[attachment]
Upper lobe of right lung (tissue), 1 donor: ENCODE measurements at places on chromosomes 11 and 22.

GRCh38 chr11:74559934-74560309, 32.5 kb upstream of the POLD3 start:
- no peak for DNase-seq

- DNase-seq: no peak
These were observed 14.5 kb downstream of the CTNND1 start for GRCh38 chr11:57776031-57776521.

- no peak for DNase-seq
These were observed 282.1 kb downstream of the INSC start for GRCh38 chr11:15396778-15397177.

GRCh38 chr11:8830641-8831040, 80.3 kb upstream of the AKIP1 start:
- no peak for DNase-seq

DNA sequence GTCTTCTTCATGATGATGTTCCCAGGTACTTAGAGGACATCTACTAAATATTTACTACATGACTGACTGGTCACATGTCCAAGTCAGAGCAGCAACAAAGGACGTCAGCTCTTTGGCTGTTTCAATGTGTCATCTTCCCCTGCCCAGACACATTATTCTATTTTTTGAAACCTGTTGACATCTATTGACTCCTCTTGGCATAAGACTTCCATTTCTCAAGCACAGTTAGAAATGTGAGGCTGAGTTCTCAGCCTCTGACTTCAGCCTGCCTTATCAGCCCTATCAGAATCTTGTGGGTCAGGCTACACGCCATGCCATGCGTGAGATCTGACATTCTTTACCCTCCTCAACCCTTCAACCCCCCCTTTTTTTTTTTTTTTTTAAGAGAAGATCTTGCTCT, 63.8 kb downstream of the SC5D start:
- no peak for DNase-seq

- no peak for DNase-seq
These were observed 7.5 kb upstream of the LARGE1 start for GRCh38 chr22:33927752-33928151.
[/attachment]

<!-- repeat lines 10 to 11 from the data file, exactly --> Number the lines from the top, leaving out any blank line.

DNA sequence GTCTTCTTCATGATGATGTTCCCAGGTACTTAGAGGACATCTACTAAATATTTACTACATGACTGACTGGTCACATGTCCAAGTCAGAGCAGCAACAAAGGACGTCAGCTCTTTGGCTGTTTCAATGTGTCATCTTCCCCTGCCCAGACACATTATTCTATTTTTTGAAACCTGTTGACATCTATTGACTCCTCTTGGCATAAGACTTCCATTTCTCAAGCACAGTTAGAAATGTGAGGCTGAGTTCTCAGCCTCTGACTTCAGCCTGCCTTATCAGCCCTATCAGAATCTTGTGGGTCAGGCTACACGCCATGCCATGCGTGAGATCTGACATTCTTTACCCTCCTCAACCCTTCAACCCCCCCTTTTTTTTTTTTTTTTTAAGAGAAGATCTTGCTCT, 63.8 kb downstream of the SC5D start:
- no peak for DNase-seq